U.S. Must Pull Out All the Stops to Avoid a Regional War After Iran Attacks Israel

Amir Cohen/Reuters
Amir Cohen/Reuters

Iran launched an attack on Israel Saturday that was apparently designed by Iran to be both dramatic and ineffective.

It was dramatic, because in the long decades of enmity between the two countries, Iran had never directly launched an attack from Iran against targets in Israel. But it was also deliberately ineffective, employing tactics and utilizing weapons that were almost certain to be stopped by the sophisticated air defenses of Israel and its allies like the United States.

Israeli and U.S. reports indicate that the vast majority of incoming Iranian weapons were neutralized.

Israel: We Shot Down Most of Iran’s Drones and Missiles

The Iranians indicated the aerial bombardment was their response to Israel’s attack on Iran’s consulate in Damascus two weeks ago that killed two senior Iranian generals.

However, shortly after the onset of the attack, Iran also sent an official message that it was their hope that the attack can be the end of it—quid pro quo for the consulate attack—and said as much in an official statement. Their words were: “The matter can be deemed concluded.”

However, they do go on to say, “should the Israeli regime make another mistake, Iran’s response will be considerably more severe.”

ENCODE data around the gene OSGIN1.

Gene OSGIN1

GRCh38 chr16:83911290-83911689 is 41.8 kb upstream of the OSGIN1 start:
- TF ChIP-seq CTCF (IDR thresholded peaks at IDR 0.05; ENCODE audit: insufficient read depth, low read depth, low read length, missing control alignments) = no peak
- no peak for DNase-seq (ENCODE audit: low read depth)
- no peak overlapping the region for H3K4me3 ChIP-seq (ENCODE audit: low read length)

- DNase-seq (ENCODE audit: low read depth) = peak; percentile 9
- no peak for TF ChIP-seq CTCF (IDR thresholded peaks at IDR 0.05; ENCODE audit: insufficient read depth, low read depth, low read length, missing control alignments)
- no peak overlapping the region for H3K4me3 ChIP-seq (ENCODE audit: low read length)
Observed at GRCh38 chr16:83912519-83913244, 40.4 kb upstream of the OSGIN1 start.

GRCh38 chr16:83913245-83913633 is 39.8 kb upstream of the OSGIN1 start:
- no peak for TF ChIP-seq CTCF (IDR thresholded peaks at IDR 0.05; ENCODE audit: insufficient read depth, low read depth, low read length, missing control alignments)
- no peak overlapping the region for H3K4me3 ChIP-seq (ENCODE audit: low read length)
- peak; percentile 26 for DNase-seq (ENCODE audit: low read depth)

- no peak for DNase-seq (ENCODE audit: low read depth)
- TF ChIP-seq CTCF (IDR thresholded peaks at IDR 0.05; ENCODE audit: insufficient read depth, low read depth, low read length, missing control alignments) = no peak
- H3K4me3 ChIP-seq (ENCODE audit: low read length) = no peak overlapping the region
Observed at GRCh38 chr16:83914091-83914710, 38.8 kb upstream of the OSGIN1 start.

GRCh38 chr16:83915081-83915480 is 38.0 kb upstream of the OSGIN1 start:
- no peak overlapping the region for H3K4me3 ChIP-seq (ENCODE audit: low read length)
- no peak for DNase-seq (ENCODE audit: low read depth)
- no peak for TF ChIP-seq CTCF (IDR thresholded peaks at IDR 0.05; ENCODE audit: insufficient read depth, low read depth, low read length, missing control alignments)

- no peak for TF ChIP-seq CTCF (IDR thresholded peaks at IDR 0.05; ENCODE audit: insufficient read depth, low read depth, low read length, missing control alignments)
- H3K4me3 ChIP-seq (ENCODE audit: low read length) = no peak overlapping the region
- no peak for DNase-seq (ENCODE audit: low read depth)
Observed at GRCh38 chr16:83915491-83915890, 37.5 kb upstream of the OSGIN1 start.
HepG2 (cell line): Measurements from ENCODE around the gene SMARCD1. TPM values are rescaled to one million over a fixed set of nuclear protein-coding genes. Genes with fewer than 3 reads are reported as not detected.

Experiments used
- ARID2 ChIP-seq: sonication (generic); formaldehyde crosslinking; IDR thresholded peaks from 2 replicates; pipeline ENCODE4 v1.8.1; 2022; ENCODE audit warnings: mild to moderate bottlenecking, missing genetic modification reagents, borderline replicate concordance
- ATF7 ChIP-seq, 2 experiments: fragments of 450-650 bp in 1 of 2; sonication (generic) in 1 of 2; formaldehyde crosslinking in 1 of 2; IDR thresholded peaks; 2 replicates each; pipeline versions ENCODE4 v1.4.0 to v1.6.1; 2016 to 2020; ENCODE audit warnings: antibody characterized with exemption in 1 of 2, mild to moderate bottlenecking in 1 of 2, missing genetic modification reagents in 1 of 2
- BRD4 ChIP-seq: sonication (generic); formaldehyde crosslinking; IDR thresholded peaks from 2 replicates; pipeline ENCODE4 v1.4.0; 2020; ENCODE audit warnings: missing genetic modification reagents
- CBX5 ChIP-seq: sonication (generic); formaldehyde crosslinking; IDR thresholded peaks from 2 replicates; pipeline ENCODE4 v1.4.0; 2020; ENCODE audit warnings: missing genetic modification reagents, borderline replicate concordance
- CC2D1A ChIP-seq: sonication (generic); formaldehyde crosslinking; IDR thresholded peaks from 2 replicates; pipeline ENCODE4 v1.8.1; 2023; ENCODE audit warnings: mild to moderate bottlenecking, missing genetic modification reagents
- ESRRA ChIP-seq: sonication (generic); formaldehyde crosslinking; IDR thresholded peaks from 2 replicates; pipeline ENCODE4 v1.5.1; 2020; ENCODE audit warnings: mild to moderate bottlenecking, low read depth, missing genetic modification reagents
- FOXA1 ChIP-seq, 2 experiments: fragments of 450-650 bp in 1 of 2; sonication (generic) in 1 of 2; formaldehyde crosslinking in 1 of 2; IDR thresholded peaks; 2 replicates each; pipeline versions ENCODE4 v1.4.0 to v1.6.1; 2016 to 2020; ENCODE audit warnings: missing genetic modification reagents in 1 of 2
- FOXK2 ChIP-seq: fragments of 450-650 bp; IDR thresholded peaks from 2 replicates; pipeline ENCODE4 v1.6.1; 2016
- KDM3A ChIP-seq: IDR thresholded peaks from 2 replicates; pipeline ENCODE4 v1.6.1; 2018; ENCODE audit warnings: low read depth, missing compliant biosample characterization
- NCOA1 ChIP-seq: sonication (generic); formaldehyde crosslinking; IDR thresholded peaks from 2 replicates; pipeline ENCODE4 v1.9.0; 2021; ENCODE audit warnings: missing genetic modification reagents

In short, while Saturday’s onslaught may have been more messaging than attack, how it is received by the Israelis will determine how damaging it really becomes. That is why in the days ahead the focus of the Biden administration and the international community will be on persuading Israel not to enter an escalatory spiral that could plunge the entire Middle East into the kind of region-wide war that it has managed to avoid in all the years of unrest and conflict it has seen.

The Biden administration closely coordinated with the Israelis and with other regional powers and helped orchestrate an unprecedented defense of Israel that reportedly included the active involvement of the U.S., the U.K., and regional actors like Jordan.

That Israel’s neighbors, like Jordan, intervened to help defend it could be another of the most significant developments that came out of the unprecedented direct attack on Israel from Iran—and one that sent a strong signal to Iran that in the new Middle East, they were largely isolated.

The Biden national security team—which met at the White House Saturday, after President Joe Biden returned from his vacation home in Delaware because of the deteriorating security situation in the Middle East—mobilized U.S. assets across the region to help defend Israel. Biden stated via Twitter that the U.S. “commitment to Israel’s security against threats from Iran and its proxies is ironclad.”

While Biden has received criticism, including from me, for his unwavering support of Israel despite the horrific devastation it has wrought on Gaza, administration officials have noted privately to me, that support was partly because the U.S. remained concerned about the threat posed by Iran. The attack today was a demonstration of what they were concerned about.

Trump Endorses ‘Genocide Joe’ Chant During Attack on Israel

Donald Trump, predictably, posted on his Truth Social site, “ISRAEL IS UNDER ATTACK! This should never have been allowed to happen—This would NEVER have happened if I were president.” Of course, Israel has been under attack by Iranian proxies for decades and during Trump’s time in office, in the wake of the U.S. killing of Iranian General Qasem Soleimani, Iran did launch direct attacks on U.S. troops stationed in the region.